Saturday, 1 September 2012

Capital Punishment

Capital punishment as seen by a bystander - 
It is curious, but till that moment I had never realized what it means to destroy a healthy, conscious man. When I saw the prisoner step aside to avoid the puddle, I saw the mystery, the unspeakable wrongness, of cutting a life short when it is in full tide....and in two minutes, with a sudden snap, one of us would be gone — one mind less, one world less.Orwell - A Hanging

Fyodor Dostoyevsky was sentenced to death for being a member of a revolutionary group. The first batch of convicts was facing the firing squad and Dostoyevsky was in the second batch when a pardon arrived. The execution was meant to be mock all along. The horror of the experience never left Dostoyevsky who wrote about it in his novel The Idiot. 
....there may be men who have been sentenced, who have suffered this mental anguish for a while and then have been reprieved; perhaps such men may have been able to relate their feelings afterwards.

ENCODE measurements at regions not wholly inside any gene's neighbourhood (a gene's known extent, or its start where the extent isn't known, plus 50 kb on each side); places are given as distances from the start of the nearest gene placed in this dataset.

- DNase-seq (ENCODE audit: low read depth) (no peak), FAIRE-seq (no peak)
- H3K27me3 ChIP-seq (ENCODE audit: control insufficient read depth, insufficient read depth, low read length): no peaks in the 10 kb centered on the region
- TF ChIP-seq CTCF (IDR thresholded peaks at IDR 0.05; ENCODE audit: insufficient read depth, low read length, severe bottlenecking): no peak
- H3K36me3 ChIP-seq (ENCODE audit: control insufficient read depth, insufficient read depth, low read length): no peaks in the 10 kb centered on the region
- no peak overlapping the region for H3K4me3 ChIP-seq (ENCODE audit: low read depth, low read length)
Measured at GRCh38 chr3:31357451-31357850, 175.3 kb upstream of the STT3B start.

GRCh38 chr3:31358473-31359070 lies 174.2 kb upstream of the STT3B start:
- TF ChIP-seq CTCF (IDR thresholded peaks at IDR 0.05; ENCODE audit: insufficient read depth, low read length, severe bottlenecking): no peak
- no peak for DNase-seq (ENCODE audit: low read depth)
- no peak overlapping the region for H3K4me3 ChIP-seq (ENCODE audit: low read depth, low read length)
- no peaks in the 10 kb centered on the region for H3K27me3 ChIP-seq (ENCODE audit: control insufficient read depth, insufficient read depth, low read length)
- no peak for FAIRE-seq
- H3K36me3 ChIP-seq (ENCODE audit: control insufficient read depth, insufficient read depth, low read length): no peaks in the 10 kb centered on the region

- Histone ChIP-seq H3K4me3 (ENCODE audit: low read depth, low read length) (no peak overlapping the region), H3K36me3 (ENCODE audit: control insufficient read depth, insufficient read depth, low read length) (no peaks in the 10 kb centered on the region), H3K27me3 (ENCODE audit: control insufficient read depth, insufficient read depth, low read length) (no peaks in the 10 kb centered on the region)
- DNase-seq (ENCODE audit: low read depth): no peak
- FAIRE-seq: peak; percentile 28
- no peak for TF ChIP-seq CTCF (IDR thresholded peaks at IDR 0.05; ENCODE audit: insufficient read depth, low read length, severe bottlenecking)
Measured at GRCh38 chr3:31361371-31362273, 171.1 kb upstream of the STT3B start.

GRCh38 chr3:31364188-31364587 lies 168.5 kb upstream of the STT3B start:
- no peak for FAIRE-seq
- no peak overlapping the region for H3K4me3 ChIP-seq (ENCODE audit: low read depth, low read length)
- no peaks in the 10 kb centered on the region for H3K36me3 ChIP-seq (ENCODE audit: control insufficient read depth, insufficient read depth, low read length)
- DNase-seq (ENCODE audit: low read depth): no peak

Arthur Koestler was awaiting execution in a condemned cell in Franco's Spain, and was released in a prisoners exchange. He wrote about his experiences in Dialogue with Death/Spanish Testament. Later, he was one of the forces behind the successful campaign against Capital Punishment in Britain. The frontispiece of the book had this poem by Swinburne with which comforted himself during his incarceration -
Pray thou thy days be long before thy death, 
And full of ease and kingdom; seeing in death 
There is no comfort and none aftergrowth, 
Nor shall one thence look up and see day's dawn 
Nor light upon the land whither I go. 
Live thou and take thy fill of days and die 
When thy day comes; and make not much of death 
Lest ere thy day thou reap an evil thing. 

Thomas Mann's reaction to Edith Cavell's execution was unsympathetic. He mocked her reported fainting while facing the firing squad in his Reflections of a Non-Political Man

No comments:

Post a Comment